North Carolina Physicians Use AHRQ Materials to Boost Communication with Patients
G and G Healthcare P.C., a four-office primary care practice based in Whiteville, North Carolina, uses AHRQ’s "Questions Are the Answer" educational materials to improve communication among physicians, patients, and patients’ families.
AHRQ’s materials were introduced at G and G as part of a Federally funded Patient and Family Engagement campaign quality project. The Carolinas Center for Medical Excellence tested the impact of AHRQ’s materials at the four practices and found positive scores for patient survey questions increased from 31 percent to 100 percent over a 10-month period in 2013.
G and G "dramatically improved its patient and family engagement readiness and program implementation …" concluded the Carolinas Center for Medical Excellence, which serves as North Carolina’s Quality Improvement Organization.
"We did see a tremendous level of efficiency and improvements in patient engagement" after introducing patient-friendly brochures and notepads into the practices in 2013, said Keith Gerald, practice administrator at G and G. Use of the AHRQ materials also made the offices run more smoothly; doctor-patient discussions were more focused, resulting in more patient appointments starting on time.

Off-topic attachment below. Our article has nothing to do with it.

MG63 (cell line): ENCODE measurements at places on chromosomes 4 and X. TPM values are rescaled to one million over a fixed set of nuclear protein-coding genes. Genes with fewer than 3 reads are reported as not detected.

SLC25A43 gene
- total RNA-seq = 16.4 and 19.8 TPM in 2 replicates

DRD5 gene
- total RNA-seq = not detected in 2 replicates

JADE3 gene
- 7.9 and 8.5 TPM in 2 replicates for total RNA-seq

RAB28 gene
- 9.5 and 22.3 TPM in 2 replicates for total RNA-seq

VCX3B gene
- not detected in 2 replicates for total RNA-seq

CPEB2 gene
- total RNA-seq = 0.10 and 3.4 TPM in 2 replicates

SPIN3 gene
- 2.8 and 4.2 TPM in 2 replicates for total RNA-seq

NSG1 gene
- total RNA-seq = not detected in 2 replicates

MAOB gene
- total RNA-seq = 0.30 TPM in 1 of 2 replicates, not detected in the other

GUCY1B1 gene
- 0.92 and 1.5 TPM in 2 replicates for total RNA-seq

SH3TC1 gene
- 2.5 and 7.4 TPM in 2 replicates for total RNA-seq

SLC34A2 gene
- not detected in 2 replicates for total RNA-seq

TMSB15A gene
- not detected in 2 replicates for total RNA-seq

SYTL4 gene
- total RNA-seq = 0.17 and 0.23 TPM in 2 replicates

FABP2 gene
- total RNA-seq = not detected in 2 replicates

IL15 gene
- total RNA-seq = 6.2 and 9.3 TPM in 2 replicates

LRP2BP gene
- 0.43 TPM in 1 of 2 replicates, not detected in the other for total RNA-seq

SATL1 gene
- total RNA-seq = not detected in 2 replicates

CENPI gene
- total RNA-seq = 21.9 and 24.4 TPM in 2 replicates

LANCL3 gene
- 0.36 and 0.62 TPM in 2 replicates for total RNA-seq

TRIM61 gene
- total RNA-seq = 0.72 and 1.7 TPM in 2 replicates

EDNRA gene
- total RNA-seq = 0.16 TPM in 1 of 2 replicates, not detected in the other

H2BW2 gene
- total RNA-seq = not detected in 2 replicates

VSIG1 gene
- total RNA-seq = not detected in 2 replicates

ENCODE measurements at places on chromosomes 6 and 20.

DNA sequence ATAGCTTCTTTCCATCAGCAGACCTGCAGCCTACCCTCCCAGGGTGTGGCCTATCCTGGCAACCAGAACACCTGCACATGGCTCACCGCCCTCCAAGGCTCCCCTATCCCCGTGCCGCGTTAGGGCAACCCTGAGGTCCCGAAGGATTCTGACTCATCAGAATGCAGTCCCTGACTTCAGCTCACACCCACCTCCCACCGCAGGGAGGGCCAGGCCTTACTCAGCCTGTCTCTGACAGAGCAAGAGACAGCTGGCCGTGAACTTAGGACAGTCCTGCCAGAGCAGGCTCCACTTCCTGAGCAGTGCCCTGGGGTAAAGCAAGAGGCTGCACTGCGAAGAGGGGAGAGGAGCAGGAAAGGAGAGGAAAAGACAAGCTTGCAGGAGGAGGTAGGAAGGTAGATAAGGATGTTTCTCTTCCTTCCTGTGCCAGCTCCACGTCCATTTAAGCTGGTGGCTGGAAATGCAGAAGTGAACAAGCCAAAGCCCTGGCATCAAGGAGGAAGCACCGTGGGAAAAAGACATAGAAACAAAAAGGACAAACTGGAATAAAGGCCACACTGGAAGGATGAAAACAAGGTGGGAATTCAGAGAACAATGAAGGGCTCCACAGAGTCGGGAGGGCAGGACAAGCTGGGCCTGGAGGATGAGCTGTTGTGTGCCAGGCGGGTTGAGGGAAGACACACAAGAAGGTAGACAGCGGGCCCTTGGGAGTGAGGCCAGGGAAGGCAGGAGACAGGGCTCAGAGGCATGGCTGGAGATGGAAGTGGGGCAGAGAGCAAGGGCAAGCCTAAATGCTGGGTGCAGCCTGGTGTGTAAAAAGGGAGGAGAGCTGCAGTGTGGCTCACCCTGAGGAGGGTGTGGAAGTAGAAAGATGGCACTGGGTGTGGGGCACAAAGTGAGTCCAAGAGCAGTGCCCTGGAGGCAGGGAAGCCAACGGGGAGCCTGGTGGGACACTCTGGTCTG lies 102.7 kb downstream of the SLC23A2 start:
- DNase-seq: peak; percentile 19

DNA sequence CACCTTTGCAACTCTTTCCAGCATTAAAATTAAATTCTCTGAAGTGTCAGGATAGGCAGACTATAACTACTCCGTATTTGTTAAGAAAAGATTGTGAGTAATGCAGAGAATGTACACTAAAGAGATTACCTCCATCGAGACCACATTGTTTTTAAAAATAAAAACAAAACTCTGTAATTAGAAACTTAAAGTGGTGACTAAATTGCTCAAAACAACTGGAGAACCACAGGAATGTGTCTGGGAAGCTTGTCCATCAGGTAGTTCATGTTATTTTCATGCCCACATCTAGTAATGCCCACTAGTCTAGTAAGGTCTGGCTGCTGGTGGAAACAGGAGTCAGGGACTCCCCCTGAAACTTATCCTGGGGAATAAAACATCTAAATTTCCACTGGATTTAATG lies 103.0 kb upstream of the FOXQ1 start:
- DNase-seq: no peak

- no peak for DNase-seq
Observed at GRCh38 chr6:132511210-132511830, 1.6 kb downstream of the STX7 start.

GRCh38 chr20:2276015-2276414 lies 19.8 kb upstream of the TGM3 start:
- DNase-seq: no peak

"We were trying to do two things with the materials: make sure that we were communicating with the patients and streamline visits to be more effective," Mr. Gerald explained.
The brochure and notepad are part of AHRQ's "Questions Are the Answer" public education campaign that encourages patients to ask questions during their medical visits. Studies show that patients get better care when they discuss their health issues with their doctor. Be More Involved in Your Health Care is a short, easy-to-read brochure to help patients be better prepared before, during, and after medical appointments. My Questions for This Visit notepads help patients prioritize their questions for medical visits.
At G and G locations, patients are provided the materials and asked to list their most pressing concerns on the notepads before meeting with clinicians. "It’s a lot easier when patients come in with what they want to talk about, and it is written down," noted Mr. Gerald, adding the materials help "patients prioritize what they consider most important."
"The major impact it is having is that patients come in with an expectation and better sense of what is going to happen and how," concluded Mr. Gerald. "They have a clearer picture."